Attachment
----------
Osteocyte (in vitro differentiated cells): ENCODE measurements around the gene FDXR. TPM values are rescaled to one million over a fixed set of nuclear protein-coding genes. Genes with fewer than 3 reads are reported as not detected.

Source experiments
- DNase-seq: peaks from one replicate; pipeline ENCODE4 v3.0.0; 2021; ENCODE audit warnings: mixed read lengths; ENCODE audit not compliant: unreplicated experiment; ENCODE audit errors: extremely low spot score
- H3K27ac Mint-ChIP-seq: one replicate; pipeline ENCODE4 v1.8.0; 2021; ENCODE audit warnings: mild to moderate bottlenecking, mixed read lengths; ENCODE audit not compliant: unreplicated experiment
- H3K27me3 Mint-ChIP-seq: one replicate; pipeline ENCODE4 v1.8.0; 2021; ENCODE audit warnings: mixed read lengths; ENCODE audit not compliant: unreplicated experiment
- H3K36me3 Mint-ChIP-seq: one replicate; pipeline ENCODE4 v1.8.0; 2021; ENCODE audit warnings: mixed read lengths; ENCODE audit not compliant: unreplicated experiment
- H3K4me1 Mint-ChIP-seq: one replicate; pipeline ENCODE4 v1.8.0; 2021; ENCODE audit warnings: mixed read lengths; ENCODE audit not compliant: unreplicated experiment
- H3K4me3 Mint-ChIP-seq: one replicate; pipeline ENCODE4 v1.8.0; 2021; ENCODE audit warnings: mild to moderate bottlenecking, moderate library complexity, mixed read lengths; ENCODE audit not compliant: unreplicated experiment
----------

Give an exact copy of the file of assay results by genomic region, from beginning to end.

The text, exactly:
Osteocyte (in vitro differentiated cells): ENCODE measurements around the gene FDXR. TPM values are rescaled to one million over a fixed set of nuclear protein-coding genes. Genes with fewer than 3 reads are reported as not detected.

Source experiments
- DNase-seq: peaks from one replicate; pipeline ENCODE4 v3.0.0; 2021; ENCODE audit warnings: mixed read lengths; ENCODE audit not compliant: unreplicated experiment; ENCODE audit errors: extremely low spot score
- H3K27ac Mint-ChIP-seq: one replicate; pipeline ENCODE4 v1.8.0; 2021; ENCODE audit warnings: mild to moderate bottlenecking, mixed read lengths; ENCODE audit not compliant: unreplicated experiment
- H3K27me3 Mint-ChIP-seq: one replicate; pipeline ENCODE4 v1.8.0; 2021; ENCODE audit warnings: mixed read lengths; ENCODE audit not compliant: unreplicated experiment
- H3K36me3 Mint-ChIP-seq: one replicate; pipeline ENCODE4 v1.8.0; 2021; ENCODE audit warnings: mixed read lengths; ENCODE audit not compliant: unreplicated experiment
- H3K4me1 Mint-ChIP-seq: one replicate; pipeline ENCODE4 v1.8.0; 2021; ENCODE audit warnings: mixed read lengths; ENCODE audit not compliant: unreplicated experiment
- H3K4me3 Mint-ChIP-seq: one replicate; pipeline ENCODE4 v1.8.0; 2021; ENCODE audit warnings: mild to moderate bottlenecking, moderate library complexity, mixed read lengths; ENCODE audit not compliant: unreplicated experiment